The greatest works of fiction afford a glimpse into human nature, into its dark secrets, pettiness, and callowness, as well as into moments of true magnanimity. Conflict and misunderstanding between individuals is another core ingredient in the best of fiction. The best writers have an innate grasp of what makes up the human creature, and have a fluency in psychological analysis that comes only from keen natural intuition. Yet even the most subtle grasp of human nature alone is insufficient material for the creation of great fiction; for the successful author must also be able to draw from a rich backdrop of life experience.
Medicine, like few other professions, provides such a backdrop and as such it is likely not coincidental that there exists a glorious intersection between the fields of writing and medicine. A physician, in the course of his daily work regularly comes across the themes that most people encounter only infrequently-fear, illness, suffering, and death, as well as hope, courage, and perseverance. These titanic forces flush out the essence of human nature, and the physician who is so inclined is provided with boundless material for the exploration of humanity through fiction.
Anton Chekhov (1860-1904), the great Russian author and playwright, was a physician by trade. Chekhov draws abundantly on his experience in medicine in his fiction and drama, and this is brought out in a recently published compilation of Chekhov's medically-related short stories.
In this volume of stories, Chekhov imposes a frank-almost brutal-examination of human nature, and a critical look at the practice of medicine and at those who practice it. The themes in his stories are apparently timeless; any practicing physician will recognize the cynicism, politics, burnout, and overwork that is described by Chekhov. In one story of a beleaguered, overworked rural doctor in the employ of the state, Chekhov even provides a glimpse into what must have been a nineteenth century Russian version of the frustrations of working in a managed care environment. In the story, the physician is forced to care for a large, impoverished population in a clinic over which he exercises no executive authority. Not only is he powerless under the system to fire his incompetent, corrupt, and drunken support staff, but in his prescriptions is at the mercy of a central power that determines the source of pharmaceuticals.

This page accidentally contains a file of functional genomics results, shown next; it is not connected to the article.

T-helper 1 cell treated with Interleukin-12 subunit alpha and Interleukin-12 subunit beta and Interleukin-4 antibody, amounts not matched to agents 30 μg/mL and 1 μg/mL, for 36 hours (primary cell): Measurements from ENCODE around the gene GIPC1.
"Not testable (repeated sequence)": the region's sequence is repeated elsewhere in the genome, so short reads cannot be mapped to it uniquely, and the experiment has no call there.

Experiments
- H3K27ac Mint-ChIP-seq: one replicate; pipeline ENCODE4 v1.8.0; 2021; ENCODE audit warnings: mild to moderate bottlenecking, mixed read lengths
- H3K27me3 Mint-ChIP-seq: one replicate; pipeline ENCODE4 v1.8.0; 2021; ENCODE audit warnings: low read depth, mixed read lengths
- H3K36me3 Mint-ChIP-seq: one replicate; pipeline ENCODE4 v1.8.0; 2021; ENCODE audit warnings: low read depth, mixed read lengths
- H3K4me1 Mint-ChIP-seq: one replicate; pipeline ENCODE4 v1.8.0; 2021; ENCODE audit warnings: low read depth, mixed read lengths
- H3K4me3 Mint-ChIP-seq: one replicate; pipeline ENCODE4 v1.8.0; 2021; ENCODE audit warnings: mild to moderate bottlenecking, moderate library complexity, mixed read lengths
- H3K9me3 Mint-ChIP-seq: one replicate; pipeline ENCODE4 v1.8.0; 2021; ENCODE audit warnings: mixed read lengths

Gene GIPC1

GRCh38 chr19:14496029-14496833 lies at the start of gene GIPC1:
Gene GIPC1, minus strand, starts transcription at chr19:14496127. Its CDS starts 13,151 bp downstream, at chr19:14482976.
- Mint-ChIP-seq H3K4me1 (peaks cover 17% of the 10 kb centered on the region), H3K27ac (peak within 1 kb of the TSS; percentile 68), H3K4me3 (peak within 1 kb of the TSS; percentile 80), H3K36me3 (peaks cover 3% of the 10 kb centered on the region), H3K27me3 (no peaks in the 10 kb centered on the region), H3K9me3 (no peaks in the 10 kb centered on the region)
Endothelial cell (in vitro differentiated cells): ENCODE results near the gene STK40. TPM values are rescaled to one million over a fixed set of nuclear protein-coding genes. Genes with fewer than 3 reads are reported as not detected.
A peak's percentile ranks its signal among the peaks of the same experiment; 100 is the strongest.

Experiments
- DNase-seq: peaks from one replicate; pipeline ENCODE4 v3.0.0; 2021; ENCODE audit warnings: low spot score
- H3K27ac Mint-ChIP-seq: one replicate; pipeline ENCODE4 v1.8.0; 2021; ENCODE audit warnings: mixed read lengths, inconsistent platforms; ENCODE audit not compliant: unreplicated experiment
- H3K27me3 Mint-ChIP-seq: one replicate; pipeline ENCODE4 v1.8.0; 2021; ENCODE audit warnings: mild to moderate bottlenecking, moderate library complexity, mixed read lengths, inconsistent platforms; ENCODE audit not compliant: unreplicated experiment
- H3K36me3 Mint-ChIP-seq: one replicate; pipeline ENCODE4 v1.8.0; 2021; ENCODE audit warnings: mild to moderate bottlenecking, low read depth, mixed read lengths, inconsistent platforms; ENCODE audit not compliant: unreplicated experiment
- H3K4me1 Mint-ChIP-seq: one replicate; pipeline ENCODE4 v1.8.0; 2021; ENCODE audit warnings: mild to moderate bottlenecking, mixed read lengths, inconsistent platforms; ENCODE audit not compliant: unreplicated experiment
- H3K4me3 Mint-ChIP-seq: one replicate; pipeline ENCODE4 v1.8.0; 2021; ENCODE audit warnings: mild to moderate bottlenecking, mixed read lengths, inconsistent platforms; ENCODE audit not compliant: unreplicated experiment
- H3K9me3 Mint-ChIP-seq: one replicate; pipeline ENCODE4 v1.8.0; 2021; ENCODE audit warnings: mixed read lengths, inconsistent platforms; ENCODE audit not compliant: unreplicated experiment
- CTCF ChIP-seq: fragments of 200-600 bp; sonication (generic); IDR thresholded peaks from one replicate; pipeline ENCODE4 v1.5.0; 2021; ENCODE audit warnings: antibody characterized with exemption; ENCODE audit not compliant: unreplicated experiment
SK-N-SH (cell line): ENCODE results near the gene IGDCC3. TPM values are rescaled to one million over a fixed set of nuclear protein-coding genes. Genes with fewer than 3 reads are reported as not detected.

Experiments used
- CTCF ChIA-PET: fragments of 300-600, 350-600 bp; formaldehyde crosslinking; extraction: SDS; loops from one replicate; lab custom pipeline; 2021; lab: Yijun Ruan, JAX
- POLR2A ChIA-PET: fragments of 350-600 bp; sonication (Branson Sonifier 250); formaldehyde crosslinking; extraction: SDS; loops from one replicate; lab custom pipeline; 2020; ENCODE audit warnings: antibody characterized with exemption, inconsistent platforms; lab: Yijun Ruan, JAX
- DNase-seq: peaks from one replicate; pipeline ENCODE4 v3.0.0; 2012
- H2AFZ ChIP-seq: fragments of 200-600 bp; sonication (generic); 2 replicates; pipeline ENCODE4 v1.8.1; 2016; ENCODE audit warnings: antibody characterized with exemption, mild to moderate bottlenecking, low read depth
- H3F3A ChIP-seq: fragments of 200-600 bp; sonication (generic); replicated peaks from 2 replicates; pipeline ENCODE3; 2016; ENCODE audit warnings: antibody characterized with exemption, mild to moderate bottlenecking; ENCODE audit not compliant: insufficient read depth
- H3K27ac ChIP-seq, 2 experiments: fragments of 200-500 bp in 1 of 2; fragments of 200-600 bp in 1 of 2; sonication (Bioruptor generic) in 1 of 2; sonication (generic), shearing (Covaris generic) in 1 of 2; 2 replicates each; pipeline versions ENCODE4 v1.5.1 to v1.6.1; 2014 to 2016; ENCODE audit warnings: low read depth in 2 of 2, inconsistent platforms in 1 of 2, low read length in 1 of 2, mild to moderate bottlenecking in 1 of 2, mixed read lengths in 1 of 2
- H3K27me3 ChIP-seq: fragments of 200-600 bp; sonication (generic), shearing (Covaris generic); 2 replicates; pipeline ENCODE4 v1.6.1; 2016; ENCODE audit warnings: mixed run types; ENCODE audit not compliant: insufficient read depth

Another story traces the devolution of an earnest, ideological young physician into a money grubbing, lazy, and cynical doctor who treats his patients like objects. This same doctor, who possesses abundant theoretical knowledge of pathology and the practice of medicine, is utterly unable to apply his wisdom to heal patients because of his stifling arrogance and lack of empathy for his patients.
Some of Chekhov's physicians struggle to strike a balance between adequate time for their own lives and families and availability to their patients. This conflict is starkly illustrated by a story in which a physician is forced to choose between attending the deathbed of his only child and responding to an emergency call.
Chekhov also examines the proper role of professional objectivity and distance in medicine. At what point does the curtain that every physician draws between himself and his patient in order to facilitate detached, objective thinking become a mighty bulkhead constructed primarily for self defense? Several stories explore this question, and Chekhov seems to conclude that the answer lies in a happy medium.
All is not dark, however, in the world of Chekhov's doctors. Even amidst the burnout, substance abuse, and money-worship of some of his characters, there are the redeeming qualities of absolute dedication, devotion to the pursuit of medical knowledge, and perseverance even under very unfavorable circumstances. The doctors in his stories are complex, and some of these redeeming qualities even coexist with the uglier traits in some of Chekhov's characters.
Chekhov's Doctors is a well-edited volume that arranges stories in an inviting and readable sequence, (saving lengthier, heavier stories for later in the volume). Dr. Coulehan, the editor, also places Chekhov's stories in historical context, providing the reader with, for example, an ample yet not overwhelming background of Chekhov's relationship with Tolstoy (whose titan influence was difficult for any contemporary Russian author to escape). Of particular interest is a series of commentary in the back of the volume that provides a brief analysis of each story from the author's perspective as a medical doctor.